Recollections of Columbia, Wisconsin

by Mabel Schlender Jonkel

Contributed by Sarah Poertner

transcribed by Crystal Wendt & Michelle Harder.

Columbia was the first town to have busses for transporting their children. There were five horse drawn busses and many educators came to see how it was working out.

School busses lined up in from of Dad Schlenderís store in 1908. Rigs were driven by: Frank Lockman, Roy Iverson, Ivar Christofferson, and Fritz Moser.

In January 1945 the state closed the school. The building was sold at auction to Art and Jane Ehelers in 1952. It has been well built and some very fine building material was in it.

Ruby Poertner Yndogliato bought the 500 pound school bell which had graced the belfry of Columbia School. Thus remains the tangible evidence with memories of those who attended its sessions.


The Columbia School was a busy place with two rooms for many years. The first 8th

graders were graduated with proper ceremony with pearl inlay announcements and

a program honoring the seven graduates.


Students seated from left to right are Helenda Varney, Martha Bornholdt, Maraquilt McKinney Laura Ehlert, Margaret Langusch, Loyd Varney, Emil Horak, Mikie Horak, Ernest Sollberger, Willie Sollberger, and Arvin Varney.


Numbered are - 1. Charlie Malek, 2. Willie Langusch, 3. Frankie Moravec,

4. Glen Christmas, 5. Grant Rotleff, 6. Albert McKinney, 7. Tony Putz,

8. Earl Schmidt, 9. John Larson, 10. Fredrick Walport, 11. Leo Schwedland,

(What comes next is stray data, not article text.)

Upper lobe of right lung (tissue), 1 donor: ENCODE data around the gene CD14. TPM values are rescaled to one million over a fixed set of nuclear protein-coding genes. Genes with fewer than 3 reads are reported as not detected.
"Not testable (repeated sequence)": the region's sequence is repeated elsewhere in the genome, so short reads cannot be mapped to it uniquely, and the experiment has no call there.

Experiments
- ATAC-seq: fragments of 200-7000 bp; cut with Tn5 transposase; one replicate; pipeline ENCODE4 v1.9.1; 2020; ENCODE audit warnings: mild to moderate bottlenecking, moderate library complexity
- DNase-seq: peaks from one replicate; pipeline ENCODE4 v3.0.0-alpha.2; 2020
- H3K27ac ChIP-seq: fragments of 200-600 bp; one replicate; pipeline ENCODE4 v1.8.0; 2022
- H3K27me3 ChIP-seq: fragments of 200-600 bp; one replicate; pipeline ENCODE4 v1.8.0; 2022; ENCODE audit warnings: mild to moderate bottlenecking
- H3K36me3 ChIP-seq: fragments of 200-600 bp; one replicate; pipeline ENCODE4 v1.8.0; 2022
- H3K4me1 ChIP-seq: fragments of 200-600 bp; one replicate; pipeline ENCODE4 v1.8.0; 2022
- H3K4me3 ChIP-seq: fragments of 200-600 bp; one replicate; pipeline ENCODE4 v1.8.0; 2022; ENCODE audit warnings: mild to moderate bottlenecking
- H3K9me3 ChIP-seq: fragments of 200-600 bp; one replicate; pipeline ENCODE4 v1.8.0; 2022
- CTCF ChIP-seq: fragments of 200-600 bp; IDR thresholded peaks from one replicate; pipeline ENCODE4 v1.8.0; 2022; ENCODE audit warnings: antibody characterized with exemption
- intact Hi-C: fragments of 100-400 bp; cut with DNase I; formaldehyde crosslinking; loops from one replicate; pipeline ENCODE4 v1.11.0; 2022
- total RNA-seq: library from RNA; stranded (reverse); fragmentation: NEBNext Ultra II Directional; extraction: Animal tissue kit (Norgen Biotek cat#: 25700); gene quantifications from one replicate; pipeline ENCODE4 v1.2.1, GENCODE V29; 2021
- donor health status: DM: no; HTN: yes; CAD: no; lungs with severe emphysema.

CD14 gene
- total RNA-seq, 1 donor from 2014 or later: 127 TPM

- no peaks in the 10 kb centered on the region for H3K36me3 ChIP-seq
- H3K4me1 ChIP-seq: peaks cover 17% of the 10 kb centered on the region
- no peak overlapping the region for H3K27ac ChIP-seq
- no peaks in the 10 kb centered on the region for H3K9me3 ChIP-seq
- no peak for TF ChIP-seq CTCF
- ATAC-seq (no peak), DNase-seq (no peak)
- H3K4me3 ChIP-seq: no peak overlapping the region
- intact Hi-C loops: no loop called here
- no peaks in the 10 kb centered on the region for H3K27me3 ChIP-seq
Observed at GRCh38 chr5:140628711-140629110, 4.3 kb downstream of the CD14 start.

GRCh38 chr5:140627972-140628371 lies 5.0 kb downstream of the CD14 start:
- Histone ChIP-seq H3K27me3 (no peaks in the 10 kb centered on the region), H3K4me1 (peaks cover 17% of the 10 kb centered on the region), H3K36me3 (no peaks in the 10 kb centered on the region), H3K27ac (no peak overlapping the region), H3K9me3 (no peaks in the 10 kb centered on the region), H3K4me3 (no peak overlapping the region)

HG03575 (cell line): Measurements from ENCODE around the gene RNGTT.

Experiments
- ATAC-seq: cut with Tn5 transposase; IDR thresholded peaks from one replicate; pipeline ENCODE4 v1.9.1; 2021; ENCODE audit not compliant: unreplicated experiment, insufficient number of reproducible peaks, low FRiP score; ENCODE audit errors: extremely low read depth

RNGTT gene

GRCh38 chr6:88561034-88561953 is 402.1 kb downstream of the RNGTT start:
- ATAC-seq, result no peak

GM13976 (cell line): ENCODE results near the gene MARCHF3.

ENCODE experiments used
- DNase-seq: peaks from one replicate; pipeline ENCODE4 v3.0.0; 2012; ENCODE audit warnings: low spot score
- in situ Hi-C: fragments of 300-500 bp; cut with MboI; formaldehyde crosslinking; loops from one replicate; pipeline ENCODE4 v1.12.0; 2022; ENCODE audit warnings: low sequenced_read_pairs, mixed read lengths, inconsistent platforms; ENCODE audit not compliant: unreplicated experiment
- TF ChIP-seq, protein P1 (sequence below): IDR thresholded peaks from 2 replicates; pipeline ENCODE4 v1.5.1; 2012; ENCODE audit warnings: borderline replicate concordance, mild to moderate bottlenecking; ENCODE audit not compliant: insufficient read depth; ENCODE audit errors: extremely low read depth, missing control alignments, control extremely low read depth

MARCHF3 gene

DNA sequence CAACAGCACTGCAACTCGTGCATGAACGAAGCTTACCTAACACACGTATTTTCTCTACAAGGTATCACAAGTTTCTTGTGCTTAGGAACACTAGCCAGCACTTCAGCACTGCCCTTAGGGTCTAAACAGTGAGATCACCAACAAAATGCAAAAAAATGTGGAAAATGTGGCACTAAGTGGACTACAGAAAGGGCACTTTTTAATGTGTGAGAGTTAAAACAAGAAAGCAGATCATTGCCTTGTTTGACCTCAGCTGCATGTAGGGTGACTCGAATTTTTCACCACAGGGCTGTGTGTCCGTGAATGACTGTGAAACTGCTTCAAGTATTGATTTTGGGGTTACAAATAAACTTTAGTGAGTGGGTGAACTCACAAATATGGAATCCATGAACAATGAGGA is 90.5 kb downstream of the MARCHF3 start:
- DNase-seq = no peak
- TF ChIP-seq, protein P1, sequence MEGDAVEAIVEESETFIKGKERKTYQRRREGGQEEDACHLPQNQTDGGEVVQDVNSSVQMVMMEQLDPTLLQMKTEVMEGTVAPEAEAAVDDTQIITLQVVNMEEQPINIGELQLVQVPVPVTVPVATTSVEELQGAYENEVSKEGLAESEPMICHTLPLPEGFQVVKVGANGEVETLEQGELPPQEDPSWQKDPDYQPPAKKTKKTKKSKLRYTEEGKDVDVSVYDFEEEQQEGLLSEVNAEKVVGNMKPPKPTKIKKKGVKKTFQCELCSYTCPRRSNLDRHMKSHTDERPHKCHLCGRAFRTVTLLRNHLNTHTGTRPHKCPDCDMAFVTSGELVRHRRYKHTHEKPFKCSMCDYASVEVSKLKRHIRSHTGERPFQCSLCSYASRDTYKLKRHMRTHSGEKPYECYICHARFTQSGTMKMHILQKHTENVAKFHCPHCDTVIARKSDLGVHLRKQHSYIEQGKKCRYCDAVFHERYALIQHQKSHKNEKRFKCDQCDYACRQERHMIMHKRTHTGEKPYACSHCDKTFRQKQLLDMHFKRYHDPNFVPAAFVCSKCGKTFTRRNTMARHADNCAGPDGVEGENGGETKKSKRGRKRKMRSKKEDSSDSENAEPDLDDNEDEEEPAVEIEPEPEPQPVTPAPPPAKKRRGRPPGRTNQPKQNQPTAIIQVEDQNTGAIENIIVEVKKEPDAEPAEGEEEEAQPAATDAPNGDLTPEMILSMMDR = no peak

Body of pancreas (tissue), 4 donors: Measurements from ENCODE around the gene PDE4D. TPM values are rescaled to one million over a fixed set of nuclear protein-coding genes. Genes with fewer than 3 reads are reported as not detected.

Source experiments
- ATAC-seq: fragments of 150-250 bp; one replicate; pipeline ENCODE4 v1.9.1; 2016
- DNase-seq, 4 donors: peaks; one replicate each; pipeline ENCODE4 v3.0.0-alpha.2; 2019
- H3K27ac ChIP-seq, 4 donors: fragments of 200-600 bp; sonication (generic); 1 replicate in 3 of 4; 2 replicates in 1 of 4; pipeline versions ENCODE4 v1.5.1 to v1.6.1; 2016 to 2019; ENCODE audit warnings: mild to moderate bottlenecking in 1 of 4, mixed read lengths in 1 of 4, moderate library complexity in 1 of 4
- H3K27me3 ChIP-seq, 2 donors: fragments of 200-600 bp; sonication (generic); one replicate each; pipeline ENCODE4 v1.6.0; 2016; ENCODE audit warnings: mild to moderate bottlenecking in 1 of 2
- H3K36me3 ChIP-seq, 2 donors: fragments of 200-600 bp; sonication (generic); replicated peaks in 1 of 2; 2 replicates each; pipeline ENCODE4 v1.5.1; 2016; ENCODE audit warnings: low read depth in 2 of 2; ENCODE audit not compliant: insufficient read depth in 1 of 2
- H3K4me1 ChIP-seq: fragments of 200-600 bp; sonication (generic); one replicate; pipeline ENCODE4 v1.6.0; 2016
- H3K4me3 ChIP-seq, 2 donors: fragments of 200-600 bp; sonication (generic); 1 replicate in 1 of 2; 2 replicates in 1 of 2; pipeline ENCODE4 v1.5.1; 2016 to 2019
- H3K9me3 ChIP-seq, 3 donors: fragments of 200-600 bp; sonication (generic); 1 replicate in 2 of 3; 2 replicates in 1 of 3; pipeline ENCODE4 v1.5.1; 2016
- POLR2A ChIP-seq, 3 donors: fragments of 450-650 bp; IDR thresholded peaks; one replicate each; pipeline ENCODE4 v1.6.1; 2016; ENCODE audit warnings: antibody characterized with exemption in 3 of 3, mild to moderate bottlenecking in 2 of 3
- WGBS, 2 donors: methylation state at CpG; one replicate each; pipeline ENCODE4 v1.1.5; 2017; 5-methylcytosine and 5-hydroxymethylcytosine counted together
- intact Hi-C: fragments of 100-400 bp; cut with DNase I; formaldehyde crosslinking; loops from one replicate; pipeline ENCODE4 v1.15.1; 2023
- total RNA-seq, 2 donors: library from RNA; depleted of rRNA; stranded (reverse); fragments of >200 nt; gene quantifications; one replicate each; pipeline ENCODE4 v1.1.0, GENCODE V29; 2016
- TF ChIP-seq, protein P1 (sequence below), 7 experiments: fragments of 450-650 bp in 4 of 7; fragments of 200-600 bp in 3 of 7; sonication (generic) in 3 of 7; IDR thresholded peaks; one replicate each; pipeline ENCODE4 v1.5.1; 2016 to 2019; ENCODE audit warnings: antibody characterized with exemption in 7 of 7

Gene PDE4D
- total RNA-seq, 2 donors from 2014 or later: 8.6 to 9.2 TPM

12. Ruth Iverson, 13. Bernita Winton, 14. Ethel Varney, 15. Josie Horak,

16, Bernice Winton, 17. Frankie Tykac, 18. Theodore Tykac, 19. Louise Ehlert,

20. Emil Tykac, 21. Vivian Achenbach, 22. Carl Ehlert, 23. Mabel Tyler (Teacher in "big room"),

24. Erich Ehlert, 25. Albert Sollberger,

26. John Martens, 27. John Varney, 28. Edna Klopf (Teacher in "lower room").



Dewhurst School was about a mile and a half south of Columbia. It was known as the Primmer School. Leon Canfield, Alice Head and Nettie Bara Primmer were the teachers. There is a possibility that Susan Metcalf Haenel also taught there.

When the larger school in Columbia was built Dewhurst and Columbia consolidated. Busses picked up the Dewhurst children. Their school building was sold to Robert Lawrence of Elgin, Illinois. He moved it to the main road a mile south of Columbia and made it into a very nice farm house.

Alice head married Fred Lockman of Columbia. They move to the state of Washington. In 1971 Leon Canfield was still active in Tulsa, Oklahoma. Nettie Primmer passed on in January 1970 in the state of Washington. Mrs. Haenel passed on and is buried in Columbiaís first cemetery.




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